[10] Nw. Power & Conservation Council, Development of a Wave Energy Industry: State of Oregon Progress (2006), available at http://www.nwcouncil.org/news/2006/12/3.pdf. “[T]he density of water is about 832 times that of air . . . enabling [wave energy] devices to extract more power from a smaller volume at consequent lower costs and reduced visual impact.” Annette von Jouanne & Ted Brekken, Exploring Ocean Wave Energy, Rural Connections, Nov. 2008, at 18, 18, available at http://wrdc.usu.edu/files/uploads/Newsletter/RC_nov08/RC1108_web.pdf.

[11] Lee Sherman, Sea Power, Terra, Spring 2006, at 2, 5, available at http://oregonstate.edu/terra/2006spring/includes/2006spring.pdf; see also Comments from Rob Bovett, Assistant County Counsel, Lincoln County, Or., to Fed. Energy Regulatory Comm’n 1 (Nov. 1, 2007), available at http://elibrary.ferc.gov/idmws/common/OpenNat.asp?fileID=11494052 (regarding Notice and Supplemental Notice of Technical Conference and Soliciting Comments for Hydrokinetic Pilot Project Workshop under Docket No. AD07-14-000).

[12] Thomas C. Jensen, Offshore Renewable Energy Development After the Energy Policy Act of 2005, at 2 (2007), available at http://www.sonnenschein.com/docs/docs_enviro/ABA_OCS_Paper.pdf.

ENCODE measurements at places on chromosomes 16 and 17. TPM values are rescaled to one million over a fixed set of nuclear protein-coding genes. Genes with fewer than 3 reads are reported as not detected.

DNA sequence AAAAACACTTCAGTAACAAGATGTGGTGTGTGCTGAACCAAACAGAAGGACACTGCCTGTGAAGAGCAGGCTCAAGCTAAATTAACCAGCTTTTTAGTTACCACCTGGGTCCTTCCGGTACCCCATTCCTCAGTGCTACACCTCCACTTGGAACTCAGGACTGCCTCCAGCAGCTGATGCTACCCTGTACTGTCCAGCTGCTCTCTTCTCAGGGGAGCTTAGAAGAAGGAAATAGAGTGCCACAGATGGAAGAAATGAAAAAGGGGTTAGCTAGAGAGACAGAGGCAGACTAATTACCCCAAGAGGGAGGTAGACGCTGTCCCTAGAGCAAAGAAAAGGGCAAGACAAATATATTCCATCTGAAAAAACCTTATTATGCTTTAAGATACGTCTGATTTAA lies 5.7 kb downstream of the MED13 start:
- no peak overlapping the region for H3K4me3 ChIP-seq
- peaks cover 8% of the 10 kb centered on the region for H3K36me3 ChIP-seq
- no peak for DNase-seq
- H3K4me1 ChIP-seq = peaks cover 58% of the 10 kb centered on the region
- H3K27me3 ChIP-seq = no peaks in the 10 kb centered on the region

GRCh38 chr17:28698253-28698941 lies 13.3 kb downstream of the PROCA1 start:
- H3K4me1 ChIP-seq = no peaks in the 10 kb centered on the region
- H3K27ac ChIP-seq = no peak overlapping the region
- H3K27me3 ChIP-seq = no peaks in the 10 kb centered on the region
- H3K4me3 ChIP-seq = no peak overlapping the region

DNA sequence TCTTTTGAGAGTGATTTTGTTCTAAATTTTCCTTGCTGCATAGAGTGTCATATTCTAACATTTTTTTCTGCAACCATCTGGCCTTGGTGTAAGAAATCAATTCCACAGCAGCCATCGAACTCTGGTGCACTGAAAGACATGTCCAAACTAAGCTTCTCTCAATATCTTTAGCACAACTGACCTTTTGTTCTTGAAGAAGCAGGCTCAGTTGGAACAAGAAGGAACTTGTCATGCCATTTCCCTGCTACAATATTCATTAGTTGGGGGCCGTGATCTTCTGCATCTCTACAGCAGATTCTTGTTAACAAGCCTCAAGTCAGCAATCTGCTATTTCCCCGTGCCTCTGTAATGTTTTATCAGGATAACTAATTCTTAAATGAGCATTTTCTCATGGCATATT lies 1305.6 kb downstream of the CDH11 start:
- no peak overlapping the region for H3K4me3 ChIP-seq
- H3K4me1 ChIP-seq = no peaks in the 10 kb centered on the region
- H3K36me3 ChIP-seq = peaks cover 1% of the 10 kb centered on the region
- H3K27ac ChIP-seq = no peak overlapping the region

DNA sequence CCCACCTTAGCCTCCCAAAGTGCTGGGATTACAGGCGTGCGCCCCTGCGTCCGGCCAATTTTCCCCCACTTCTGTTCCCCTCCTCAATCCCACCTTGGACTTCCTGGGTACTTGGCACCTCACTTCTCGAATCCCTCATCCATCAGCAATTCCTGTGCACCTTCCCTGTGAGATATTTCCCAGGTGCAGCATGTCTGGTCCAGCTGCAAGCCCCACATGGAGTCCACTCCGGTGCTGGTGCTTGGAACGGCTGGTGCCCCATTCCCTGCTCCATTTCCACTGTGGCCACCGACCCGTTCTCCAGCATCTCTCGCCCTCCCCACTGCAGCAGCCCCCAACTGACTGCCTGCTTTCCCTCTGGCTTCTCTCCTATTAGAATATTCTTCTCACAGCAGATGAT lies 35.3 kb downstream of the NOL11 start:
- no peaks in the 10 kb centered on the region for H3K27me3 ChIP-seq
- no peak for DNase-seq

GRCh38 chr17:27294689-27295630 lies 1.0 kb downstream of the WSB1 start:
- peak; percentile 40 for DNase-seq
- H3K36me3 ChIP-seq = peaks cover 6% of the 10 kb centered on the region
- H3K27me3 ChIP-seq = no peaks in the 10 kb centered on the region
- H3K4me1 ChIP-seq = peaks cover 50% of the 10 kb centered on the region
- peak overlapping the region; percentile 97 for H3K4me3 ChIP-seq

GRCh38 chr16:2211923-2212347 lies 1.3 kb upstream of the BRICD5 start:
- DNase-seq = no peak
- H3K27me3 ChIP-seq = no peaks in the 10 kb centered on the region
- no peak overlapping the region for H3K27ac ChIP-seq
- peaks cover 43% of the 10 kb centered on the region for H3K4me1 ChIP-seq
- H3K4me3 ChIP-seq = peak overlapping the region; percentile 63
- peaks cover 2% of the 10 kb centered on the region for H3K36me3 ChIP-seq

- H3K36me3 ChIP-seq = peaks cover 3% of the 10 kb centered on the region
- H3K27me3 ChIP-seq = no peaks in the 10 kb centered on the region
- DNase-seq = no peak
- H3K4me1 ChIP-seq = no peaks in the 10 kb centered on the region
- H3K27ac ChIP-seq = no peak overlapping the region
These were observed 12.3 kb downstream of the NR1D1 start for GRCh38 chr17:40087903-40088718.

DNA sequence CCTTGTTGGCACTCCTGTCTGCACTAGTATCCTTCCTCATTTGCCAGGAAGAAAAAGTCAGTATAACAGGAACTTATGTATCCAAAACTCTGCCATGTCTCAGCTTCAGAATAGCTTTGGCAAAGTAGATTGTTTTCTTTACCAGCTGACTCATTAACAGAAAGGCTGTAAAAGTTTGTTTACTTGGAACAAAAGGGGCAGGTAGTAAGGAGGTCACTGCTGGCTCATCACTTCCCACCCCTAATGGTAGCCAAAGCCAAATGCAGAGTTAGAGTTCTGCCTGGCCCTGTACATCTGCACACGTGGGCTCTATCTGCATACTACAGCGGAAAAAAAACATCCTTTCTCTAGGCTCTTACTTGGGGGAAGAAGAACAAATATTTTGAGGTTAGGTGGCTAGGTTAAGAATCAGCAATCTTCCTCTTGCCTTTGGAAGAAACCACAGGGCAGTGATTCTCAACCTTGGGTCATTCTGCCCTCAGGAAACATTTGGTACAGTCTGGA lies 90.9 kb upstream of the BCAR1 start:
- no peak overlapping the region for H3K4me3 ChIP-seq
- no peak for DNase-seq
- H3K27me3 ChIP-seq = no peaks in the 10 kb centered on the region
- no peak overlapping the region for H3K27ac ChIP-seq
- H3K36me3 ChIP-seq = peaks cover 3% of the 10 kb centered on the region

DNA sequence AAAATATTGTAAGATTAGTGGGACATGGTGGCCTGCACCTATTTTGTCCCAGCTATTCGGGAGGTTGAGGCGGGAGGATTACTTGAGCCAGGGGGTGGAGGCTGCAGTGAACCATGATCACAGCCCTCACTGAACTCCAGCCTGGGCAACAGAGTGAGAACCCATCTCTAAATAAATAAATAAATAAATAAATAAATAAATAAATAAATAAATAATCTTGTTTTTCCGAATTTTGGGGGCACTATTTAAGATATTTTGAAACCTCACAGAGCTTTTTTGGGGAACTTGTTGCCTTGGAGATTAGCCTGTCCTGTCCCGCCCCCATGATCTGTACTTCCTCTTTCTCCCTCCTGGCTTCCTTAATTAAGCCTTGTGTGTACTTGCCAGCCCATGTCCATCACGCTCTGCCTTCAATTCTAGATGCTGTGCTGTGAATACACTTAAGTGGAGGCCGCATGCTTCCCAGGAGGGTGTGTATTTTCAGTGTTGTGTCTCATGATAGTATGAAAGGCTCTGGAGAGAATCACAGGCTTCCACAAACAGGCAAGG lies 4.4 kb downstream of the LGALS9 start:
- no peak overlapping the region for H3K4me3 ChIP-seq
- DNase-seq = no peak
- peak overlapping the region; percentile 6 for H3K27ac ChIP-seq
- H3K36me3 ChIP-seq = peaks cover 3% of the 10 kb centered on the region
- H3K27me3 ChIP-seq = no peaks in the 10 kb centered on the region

[13] Therese Hampton, Portland State Univ., Oregon Coast Wave Energy Statewide Policy and Planning Assessment 7 (2008).

[14] H.J. Mem’l 22, 74th Leg. Assem., Reg. Sess. (Or. 2007).

[15] A nautical mile is 1.15 standard miles. Nat’l Oceanic & Atmospheric Admin., U.S. Dep’t of Commerce, How Are Currents Measured?, http://oceanservice.noaa.gov/education/kits/currents/07measure2.html (last visited Sept. 18, 2009).

[16] See infra note 46 and accompanying text.

[17] Energetics et al., Wave Power in the US: Permitting and Jurisdictional Issues 7 (2004), available at http://www.energetics.com/pdfs/renewables/wave_power.pdf.

[18] “Hydrokinetic” projects, according to FERC, are those that generate electricity from waves, tides, or river currents. Fed. Energy Regulatory Comm’n, Hydropower-Hydrokinetic Projects, http://www.ferc.gov/industries/hydropower/indus-act/hydrokinetics.asp (last visited Sept. 18, 2009). In the Energy Independence and Security Act of 2007, Congress defined “marine and hydrokinetic renewable energy” to include “electrical energy from . . . waves, tides, and currents in oceans, estuaries, and tidal areas.” Energy Independence and Security Act of 2007, Pub. L. No. 110-140, § 632, 121 Stat. 1492, 1686 (to be codified at 42 U.S.C. § 17211).

[19] AquaEnergy Group, Ltd., 102 F.E.R.C. ¶ 61,242, at 61,735 (2003) (denying rehearing on issue of whether AquaEnergy must apply for a license).

[20] 16 U.S.C. §§ 796(8) (2006) (defining “navigable waters”); id. § 796(11) (defining “project”); id. § 817(1) (describing the licensing requirements for nonfederal hydroelectric projects).

[21] Proclamation No. 5928, 3 C.F.R. § 547 (1989), reprinted in 43 U.S.C. § 1331 (1994).